Tomatoes are a funny fruit, or is it vegetable? Do we really know? Well, yes, sort of, maybe. According to botanical classification the tomato is placed in the fruit family, whereas the Department of Agriculture lists it as a vegetable, and most recipes utilize it in that way as well. More of the savory side of things.
The tomato belongs to the nightshade family along with potatoes, peppers, okra, and eggplant, or spices like paprika and cayenne, which means that some people can have adverse reactions to this frugetable or vegetuit. Nightshades can cause inflammation or digestive issues in some people due to a chemical constituent called alkaloids. If you have irritable bowels, arthritis, joint pain or swelling, autoimmunity, heartburn, acid reflux, or itching you may want to consider that it is being triggered by your food.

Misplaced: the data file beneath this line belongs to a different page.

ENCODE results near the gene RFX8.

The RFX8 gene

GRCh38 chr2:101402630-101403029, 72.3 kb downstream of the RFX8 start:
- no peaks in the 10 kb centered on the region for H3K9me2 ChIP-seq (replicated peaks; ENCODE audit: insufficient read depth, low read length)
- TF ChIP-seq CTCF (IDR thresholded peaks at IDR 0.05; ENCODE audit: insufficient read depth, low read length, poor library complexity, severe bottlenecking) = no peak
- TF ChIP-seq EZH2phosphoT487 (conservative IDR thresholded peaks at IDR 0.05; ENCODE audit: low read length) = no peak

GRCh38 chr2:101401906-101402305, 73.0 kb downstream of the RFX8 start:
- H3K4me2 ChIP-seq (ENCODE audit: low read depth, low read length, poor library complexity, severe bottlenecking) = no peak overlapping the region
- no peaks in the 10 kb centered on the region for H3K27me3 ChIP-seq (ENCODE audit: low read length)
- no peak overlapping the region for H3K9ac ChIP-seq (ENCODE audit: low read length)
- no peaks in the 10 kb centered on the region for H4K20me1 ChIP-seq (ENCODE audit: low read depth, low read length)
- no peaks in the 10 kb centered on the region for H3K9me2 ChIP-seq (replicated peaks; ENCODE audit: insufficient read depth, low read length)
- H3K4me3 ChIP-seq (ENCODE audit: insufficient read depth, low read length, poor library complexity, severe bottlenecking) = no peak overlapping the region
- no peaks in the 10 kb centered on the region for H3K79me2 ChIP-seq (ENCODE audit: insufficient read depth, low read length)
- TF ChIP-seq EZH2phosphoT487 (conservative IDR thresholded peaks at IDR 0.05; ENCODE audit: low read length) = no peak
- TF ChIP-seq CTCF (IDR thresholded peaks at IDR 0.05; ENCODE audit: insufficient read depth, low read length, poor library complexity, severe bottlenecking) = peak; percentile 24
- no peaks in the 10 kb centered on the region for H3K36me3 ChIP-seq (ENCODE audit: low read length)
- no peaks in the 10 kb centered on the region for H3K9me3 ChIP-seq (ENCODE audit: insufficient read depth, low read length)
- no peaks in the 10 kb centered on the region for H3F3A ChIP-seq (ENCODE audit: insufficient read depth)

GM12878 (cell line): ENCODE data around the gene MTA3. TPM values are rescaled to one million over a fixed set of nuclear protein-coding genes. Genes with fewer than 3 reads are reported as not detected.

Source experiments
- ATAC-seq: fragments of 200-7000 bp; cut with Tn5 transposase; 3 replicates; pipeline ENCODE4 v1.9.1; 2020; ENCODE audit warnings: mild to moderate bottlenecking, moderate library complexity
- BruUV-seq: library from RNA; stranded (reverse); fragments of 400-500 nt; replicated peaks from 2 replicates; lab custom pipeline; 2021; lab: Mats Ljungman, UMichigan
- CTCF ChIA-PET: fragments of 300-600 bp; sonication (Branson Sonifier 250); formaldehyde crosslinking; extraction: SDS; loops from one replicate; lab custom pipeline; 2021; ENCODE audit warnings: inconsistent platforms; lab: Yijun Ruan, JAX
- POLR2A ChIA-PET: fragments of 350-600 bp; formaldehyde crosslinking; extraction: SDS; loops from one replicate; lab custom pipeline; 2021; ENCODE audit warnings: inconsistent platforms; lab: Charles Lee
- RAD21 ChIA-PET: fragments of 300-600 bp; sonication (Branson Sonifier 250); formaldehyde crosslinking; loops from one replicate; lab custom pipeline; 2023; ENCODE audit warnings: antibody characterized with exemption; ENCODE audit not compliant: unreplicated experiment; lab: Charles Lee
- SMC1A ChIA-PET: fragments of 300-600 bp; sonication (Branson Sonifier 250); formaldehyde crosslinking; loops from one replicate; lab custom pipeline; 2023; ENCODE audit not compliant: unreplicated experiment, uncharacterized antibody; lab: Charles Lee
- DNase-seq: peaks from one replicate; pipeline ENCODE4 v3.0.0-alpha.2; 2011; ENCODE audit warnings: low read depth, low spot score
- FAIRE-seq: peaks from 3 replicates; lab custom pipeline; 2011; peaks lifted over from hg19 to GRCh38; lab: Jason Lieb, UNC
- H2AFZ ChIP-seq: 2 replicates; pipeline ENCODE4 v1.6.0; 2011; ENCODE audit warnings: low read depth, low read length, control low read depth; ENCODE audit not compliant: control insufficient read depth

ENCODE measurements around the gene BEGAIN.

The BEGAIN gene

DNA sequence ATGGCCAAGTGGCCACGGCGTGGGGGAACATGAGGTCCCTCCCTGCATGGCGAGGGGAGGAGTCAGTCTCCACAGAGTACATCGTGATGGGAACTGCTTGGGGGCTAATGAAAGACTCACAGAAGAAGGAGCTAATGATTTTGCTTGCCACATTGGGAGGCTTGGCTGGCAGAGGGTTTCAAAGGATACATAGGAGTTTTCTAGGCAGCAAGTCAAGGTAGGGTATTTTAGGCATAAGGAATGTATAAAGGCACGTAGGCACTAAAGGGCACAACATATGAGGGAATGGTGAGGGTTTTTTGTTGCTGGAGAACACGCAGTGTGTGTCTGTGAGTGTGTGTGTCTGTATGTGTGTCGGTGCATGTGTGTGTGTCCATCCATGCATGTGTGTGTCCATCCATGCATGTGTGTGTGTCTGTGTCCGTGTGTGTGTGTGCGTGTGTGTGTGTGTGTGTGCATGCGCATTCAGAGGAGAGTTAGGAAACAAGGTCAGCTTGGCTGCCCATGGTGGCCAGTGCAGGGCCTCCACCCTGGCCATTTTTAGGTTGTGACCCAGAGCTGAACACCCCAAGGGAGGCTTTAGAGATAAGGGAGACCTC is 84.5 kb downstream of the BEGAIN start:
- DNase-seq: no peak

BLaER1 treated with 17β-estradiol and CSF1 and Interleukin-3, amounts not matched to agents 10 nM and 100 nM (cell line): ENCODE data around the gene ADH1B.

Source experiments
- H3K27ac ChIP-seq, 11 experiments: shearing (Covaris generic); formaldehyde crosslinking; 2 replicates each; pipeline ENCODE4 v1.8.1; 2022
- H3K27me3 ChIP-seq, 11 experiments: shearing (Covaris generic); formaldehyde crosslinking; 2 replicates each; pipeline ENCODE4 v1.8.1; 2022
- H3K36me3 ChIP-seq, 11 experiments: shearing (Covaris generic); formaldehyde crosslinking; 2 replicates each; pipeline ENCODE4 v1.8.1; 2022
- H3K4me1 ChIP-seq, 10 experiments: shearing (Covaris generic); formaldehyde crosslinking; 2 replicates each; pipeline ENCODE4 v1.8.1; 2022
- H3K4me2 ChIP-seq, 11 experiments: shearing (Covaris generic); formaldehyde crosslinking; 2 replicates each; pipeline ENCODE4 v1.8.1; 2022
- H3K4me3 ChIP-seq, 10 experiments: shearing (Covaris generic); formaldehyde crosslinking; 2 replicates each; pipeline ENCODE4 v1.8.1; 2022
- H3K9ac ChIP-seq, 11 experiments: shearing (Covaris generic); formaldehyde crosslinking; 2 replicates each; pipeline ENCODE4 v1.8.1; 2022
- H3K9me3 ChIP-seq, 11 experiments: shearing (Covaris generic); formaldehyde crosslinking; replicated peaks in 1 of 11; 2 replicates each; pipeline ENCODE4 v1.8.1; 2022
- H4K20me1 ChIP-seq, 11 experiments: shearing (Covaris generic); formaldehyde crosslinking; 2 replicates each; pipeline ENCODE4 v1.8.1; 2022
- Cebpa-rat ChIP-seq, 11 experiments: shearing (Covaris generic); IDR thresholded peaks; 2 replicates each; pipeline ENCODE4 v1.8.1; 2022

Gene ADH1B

Tomatoes provide a good source of Vitamin A, C, K, Folate, and minerals such as chromium and potassium, as well as antioxidents. You may have heard of lycopene and it’s notoriety for assisting in protecting your body from pesticides as well as it’s protective benefits over certain cancer.
Overall, tomatoes make a good addition to your diet if you are looking for ways to combat cancer, reduce your risk of heart disease, protect against blood clots, and improve your vision.
Of course, they are extremely easy to eat. If you’ve never had a chance to pick them off the vine and eat them right out of the garden I suggest you put that on your bucket list. No tomato in the grocery store will ever taste as magnificent as right off the vine. Eat them raw, roast them with veggies, slice them for sandwiches, or put them in salad, they make a great snack or addition to a meal.